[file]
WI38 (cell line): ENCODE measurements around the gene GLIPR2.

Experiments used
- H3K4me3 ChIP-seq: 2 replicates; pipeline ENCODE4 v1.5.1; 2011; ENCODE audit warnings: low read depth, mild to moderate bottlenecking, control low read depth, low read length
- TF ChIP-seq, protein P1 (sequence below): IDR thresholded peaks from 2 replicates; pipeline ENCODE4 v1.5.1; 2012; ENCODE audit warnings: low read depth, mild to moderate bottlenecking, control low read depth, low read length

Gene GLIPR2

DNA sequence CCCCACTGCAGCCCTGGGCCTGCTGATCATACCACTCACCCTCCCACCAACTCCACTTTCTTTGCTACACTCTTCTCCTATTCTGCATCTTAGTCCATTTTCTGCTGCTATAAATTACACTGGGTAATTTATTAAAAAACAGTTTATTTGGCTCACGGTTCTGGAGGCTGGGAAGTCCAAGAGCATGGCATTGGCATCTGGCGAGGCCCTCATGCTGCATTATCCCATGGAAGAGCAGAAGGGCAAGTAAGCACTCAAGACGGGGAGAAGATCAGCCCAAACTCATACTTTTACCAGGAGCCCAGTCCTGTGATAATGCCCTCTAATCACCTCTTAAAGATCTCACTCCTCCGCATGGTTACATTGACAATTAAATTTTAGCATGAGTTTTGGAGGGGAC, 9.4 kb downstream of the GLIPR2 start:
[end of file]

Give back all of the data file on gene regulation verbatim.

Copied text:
WI38 (cell line): ENCODE measurements around the gene GLIPR2.

Experiments used
- H3K4me3 ChIP-seq: 2 replicates; pipeline ENCODE4 v1.5.1; 2011; ENCODE audit warnings: low read depth, mild to moderate bottlenecking, control low read depth, low read length
- TF ChIP-seq, protein P1 (sequence below): IDR thresholded peaks from 2 replicates; pipeline ENCODE4 v1.5.1; 2012; ENCODE audit warnings: low read depth, mild to moderate bottlenecking, control low read depth, low read length

Gene GLIPR2

DNA sequence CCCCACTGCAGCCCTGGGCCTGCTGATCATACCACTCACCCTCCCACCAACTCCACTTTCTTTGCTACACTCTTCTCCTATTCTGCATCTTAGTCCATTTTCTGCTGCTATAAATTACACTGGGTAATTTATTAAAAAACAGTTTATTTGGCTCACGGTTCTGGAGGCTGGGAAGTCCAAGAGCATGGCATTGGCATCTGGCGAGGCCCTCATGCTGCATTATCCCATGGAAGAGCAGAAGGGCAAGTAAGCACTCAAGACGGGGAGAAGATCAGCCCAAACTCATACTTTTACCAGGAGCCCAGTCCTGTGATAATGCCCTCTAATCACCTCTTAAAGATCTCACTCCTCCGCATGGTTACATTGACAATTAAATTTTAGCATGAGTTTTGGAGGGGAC, 9.4 kb downstream of the GLIPR2 start: